Category Archives: Church Music

My delight in church music and how I, a non-musician, became involved in it.

Being a Rev

M ost new jobs come with their big surprise – new arrivals find that they’re supposed to know about at least one quite unconnected activity; in the RAF, for example, I was a photographer yet I found myself, a  non-driver, driving everyhing from Jeeps to three-ton Dodge trucks. And I was amused and puzzled to hear a little while ago that a Vicar has to know about granite, and the difference between ‘Blue Pearl’ and ‘Arctic Blue’.

Little more than a handful of years ago I would cheerfully and confidently have said that the job of a Church of England vicar is to stand up in a pulpit every Sunday and address the people sitting in front of him on the teachings of Jesus Christ. And of course to conduct all weddings, funerals and christenings. And to be prepared to make the occasional visit to those in need of personal counsel. I admired the vicar of our own church for the diligent and approachable way in which he did those things.

But then the truth was revealed. A son of ours became one.

Every week we see a copy of his ‘to do’ diary, covering every activity in the two parishes for which he is Vicar. (Or, in his own case, Rector – fundamentally the same thing but with certain fine historical distinctions.)

He has one day off in a week. In the mornings, afternoons or evenings of the six working days he will be either leading or supervising events in both parishes. These will include the various informal church groups, those for the very young, the teenagers, the parents and the elderly people. Intertwined with all these there are organisational meetings for the discussion and confirming of church matters, generally and specifically.

People come to him – parents, single people, young couples, each one asking for advice or help in matters of all kinds.

And, yes, the services of wedding, funeral and christening, all of them being given the personal touch. Then come the Sunday services with the preparation of sermons, of talks for the children (these sometimes illustrated with his remarkably astute puppet called Bonzo who argues the toss with him – very popular) and the hymns and songs.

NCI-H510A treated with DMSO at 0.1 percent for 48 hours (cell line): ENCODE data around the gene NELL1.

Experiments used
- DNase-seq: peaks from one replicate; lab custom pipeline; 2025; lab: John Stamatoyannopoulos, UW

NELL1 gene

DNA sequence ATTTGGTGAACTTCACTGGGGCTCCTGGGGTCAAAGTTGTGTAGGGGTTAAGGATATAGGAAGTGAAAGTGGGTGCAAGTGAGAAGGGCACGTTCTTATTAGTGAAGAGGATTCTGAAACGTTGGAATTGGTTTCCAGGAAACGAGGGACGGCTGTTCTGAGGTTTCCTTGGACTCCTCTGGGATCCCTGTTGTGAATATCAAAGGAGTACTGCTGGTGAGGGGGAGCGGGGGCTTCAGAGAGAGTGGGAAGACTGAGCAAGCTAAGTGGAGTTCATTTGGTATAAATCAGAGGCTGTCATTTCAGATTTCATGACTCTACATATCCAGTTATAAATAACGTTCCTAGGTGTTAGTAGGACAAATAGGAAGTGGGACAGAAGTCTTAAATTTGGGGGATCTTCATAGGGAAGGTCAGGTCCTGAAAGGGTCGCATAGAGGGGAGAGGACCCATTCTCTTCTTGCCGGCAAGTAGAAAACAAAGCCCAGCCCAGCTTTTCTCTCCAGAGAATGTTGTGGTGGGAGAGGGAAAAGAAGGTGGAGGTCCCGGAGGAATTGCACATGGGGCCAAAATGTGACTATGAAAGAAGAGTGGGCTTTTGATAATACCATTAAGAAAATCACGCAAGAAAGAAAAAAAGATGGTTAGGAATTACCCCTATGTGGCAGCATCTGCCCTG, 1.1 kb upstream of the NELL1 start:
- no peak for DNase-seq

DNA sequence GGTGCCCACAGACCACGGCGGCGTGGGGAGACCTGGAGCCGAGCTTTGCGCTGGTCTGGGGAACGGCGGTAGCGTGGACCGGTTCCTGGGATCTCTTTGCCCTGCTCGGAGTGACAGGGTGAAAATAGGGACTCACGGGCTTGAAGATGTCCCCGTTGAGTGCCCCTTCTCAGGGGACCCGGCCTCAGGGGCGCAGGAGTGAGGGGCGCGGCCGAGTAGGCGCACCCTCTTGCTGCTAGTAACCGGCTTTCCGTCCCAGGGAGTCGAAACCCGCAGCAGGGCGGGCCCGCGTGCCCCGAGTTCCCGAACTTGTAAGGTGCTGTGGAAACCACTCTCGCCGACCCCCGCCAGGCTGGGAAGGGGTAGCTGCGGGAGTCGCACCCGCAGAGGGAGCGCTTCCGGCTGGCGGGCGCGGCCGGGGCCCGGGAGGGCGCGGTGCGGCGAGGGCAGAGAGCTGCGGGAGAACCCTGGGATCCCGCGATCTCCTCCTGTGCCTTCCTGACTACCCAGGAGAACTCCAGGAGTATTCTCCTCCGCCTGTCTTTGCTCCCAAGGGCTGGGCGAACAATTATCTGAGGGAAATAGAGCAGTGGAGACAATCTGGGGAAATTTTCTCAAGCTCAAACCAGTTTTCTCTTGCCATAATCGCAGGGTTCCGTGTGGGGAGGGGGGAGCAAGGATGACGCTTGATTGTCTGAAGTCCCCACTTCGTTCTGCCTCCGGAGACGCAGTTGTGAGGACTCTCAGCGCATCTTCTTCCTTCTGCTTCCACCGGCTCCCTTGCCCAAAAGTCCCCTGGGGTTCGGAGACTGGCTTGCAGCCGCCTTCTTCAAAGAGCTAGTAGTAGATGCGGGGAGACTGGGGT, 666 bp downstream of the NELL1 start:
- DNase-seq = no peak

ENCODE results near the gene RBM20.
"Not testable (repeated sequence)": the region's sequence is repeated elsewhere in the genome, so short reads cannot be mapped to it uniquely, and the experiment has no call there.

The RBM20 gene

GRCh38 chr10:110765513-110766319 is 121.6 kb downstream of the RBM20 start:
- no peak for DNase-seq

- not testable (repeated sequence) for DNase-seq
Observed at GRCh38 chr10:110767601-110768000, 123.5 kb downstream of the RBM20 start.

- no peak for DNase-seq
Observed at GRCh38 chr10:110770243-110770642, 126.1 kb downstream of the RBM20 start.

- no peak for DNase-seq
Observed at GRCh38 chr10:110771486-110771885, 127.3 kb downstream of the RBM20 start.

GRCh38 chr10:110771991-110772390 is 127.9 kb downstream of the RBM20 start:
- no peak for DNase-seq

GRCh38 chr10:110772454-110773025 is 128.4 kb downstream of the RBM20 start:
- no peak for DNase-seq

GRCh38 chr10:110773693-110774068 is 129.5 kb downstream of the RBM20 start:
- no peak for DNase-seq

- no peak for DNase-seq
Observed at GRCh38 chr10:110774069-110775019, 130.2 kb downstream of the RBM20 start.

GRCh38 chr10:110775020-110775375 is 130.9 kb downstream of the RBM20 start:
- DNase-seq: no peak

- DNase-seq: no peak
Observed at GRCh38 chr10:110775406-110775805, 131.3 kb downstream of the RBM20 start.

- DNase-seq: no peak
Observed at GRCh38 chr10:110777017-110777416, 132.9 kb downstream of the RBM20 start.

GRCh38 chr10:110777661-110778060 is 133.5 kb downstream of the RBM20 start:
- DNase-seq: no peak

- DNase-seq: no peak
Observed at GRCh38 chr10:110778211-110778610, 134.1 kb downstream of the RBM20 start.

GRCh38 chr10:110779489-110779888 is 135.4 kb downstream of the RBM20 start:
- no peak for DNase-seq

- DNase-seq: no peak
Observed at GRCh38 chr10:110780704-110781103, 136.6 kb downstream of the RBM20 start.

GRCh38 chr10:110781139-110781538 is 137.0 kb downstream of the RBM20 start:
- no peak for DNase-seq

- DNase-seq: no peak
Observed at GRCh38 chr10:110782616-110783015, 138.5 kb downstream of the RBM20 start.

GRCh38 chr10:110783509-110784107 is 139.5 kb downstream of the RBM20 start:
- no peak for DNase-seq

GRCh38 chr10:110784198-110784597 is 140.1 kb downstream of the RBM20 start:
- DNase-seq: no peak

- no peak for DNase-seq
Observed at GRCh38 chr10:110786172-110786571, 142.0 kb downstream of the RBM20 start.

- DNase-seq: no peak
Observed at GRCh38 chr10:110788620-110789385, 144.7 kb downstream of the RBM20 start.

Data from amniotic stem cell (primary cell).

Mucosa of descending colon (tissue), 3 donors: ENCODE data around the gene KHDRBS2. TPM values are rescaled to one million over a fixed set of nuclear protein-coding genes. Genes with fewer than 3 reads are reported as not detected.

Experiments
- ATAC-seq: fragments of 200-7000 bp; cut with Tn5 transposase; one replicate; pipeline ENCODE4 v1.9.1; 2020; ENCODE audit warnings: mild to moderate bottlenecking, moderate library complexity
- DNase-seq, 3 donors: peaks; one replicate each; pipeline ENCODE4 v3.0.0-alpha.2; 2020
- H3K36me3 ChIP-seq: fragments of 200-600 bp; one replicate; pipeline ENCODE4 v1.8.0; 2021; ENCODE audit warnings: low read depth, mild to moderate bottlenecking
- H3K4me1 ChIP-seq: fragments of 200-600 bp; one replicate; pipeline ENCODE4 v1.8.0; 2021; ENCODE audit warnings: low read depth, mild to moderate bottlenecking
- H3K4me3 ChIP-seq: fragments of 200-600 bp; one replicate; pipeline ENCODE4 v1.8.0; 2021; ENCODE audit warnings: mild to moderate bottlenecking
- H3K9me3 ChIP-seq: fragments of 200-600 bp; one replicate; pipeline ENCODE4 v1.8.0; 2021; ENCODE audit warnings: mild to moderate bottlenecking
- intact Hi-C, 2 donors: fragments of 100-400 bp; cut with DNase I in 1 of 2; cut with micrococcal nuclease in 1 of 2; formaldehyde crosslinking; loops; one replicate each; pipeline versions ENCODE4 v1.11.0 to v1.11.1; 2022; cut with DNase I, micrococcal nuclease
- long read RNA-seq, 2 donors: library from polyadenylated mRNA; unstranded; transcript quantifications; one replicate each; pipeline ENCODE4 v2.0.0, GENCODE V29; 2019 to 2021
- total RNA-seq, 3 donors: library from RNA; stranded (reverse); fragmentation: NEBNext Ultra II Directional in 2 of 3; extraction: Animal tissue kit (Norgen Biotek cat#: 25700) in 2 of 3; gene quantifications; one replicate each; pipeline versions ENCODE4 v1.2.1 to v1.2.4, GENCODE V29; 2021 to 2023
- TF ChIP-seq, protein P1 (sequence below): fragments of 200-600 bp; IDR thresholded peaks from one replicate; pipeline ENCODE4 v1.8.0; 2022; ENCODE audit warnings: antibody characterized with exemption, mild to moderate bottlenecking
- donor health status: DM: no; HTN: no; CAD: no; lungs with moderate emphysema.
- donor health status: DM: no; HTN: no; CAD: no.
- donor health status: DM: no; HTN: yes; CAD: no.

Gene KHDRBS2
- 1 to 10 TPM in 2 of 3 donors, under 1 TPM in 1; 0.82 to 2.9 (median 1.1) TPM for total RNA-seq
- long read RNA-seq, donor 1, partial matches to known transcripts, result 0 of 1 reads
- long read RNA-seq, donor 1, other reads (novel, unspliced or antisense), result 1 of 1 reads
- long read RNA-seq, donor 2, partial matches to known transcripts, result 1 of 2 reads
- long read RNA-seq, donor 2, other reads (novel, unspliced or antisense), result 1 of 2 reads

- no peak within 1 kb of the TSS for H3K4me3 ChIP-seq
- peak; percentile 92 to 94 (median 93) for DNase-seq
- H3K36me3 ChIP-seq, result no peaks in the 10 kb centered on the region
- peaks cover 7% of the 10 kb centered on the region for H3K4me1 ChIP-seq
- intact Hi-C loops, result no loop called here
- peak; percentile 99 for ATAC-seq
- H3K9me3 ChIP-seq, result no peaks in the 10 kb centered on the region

But in his own family he has the sort of practical support that makes all the difference: a wife who looks after correspondence and shares leadership in the events, and two brilliant children who willingly, during some of their free time, take on any jobs that come their way.

So what about Blue Pearl and Arctic Blue? They are two popular types of granite used for headstones. Headstones in churchyards are required to complement the surroundings, so Blue Pearl might be appropriate in one but Arctic Blue in another. And it’s the Vicar who has to know which one is which when an application lands on his desk. He will be held responsible for mistakes.

All of what I’ve written is about just one Rev’s activities. There may be other, different examples. I suppose you could have one who doesn’t bother about all these things but I doubt if that one would last for long. Unless there was a bullying young puppet to crack the whip, of course.

Christmas Donkeys

I’ve always liked donkeys. It probably began when my favourite aunt paid for me to ride on one on Ramsgate Sands back in the 1930s. So, when I was writing new Christmas carols a few years ago, donkeys presented themselves before me and insisted that I should write something about them. ‘After all’, they said, ‘we’re part of the Christmas story’.

I fell to imagining three of them in their retirement, standing happily together in a field somewhere, chatting about their memories. The oldest one said he remembered carrying a young woman up to Bethlehem. She was about to have a baby.

The second one nodded slowly. He said yes, he remembered carrying that baby when he’d grown to a 12-year-old boy. His name was Jesus. And the third, the youngest, said he could remember carrying that same boy Jesus after he’d grown to a man. Lots of crowds in Jerusalem, he said, all cheering him.